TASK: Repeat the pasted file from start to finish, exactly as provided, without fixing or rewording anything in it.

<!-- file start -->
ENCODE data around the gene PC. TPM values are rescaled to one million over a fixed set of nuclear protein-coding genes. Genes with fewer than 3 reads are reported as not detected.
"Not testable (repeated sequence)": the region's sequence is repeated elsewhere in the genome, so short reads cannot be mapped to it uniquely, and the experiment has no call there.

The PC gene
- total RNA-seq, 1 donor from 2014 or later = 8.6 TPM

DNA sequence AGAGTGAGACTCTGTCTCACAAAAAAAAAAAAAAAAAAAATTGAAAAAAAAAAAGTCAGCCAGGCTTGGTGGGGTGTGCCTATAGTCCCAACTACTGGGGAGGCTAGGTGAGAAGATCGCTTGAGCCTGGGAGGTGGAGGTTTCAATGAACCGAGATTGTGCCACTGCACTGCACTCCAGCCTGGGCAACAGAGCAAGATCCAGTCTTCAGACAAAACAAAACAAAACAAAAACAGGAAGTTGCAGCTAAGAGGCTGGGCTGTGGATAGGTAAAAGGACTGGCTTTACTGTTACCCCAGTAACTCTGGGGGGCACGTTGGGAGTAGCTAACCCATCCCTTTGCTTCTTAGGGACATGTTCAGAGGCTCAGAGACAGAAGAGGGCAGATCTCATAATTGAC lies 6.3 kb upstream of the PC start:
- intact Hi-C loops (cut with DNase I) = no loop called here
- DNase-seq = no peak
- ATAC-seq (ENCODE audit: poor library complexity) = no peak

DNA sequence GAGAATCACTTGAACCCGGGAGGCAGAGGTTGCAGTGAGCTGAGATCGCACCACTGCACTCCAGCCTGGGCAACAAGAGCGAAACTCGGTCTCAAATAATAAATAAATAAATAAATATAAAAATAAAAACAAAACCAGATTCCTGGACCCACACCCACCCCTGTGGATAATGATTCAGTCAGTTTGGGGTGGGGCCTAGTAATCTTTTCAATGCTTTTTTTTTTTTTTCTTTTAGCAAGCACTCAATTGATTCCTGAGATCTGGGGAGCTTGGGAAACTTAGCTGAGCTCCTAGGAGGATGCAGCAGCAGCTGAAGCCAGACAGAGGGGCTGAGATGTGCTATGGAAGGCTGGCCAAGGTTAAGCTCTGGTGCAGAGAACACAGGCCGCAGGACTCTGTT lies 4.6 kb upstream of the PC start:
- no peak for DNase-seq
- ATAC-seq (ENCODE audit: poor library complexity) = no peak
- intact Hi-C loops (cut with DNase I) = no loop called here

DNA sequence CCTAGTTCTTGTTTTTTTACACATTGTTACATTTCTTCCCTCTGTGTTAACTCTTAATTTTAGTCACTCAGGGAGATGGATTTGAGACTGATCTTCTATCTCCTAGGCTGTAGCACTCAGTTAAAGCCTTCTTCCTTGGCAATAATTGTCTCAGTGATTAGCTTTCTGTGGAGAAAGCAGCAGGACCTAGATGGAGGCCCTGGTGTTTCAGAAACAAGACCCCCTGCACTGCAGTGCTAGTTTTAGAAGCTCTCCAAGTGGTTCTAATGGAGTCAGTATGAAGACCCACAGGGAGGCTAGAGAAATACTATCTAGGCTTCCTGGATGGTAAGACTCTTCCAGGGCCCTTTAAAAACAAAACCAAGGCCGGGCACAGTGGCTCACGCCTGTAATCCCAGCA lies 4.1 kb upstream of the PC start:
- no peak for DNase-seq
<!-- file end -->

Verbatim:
ENCODE data around the gene PC. TPM values are rescaled to one million over a fixed set of nuclear protein-coding genes. Genes with fewer than 3 reads are reported as not detected.
"Not testable (repeated sequence)": the region's sequence is repeated elsewhere in the genome, so short reads cannot be mapped to it uniquely, and the experiment has no call there.

The PC gene
- total RNA-seq, 1 donor from 2014 or later = 8.6 TPM

DNA sequence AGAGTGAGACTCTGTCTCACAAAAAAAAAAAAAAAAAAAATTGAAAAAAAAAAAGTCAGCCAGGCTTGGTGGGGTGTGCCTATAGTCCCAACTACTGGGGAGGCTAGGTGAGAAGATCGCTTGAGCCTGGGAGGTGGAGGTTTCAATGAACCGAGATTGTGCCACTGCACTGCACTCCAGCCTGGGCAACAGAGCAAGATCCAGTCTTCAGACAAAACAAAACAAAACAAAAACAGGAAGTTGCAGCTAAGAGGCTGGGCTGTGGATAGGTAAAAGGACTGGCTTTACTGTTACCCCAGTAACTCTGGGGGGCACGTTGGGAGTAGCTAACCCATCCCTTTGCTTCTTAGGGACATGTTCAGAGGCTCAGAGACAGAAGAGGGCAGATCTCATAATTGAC lies 6.3 kb upstream of the PC start:
- intact Hi-C loops (cut with DNase I) = no loop called here
- DNase-seq = no peak
- ATAC-seq (ENCODE audit: poor library complexity) = no peak

DNA sequence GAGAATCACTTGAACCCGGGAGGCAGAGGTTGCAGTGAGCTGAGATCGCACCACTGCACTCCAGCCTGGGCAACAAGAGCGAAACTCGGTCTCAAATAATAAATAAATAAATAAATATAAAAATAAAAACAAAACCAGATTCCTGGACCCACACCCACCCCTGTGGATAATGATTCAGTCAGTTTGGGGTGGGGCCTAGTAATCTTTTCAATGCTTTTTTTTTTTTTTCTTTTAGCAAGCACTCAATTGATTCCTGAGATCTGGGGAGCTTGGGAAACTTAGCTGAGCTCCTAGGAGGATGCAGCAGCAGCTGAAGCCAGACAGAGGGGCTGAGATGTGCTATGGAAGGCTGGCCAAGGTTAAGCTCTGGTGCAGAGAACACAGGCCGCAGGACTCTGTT lies 4.6 kb upstream of the PC start:
- no peak for DNase-seq
- ATAC-seq (ENCODE audit: poor library complexity) = no peak
- intact Hi-C loops (cut with DNase I) = no loop called here

DNA sequence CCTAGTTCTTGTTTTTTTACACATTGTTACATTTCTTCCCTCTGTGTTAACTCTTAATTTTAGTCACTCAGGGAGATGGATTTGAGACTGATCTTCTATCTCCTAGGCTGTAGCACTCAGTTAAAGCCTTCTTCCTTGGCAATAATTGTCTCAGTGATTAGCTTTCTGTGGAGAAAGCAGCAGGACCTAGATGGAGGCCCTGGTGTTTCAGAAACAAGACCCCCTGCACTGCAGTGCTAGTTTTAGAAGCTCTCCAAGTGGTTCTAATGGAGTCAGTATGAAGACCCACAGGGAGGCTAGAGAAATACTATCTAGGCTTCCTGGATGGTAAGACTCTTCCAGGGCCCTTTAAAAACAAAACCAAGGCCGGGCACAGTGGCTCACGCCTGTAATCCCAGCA lies 4.1 kb upstream of the PC start:
- no peak for DNase-seq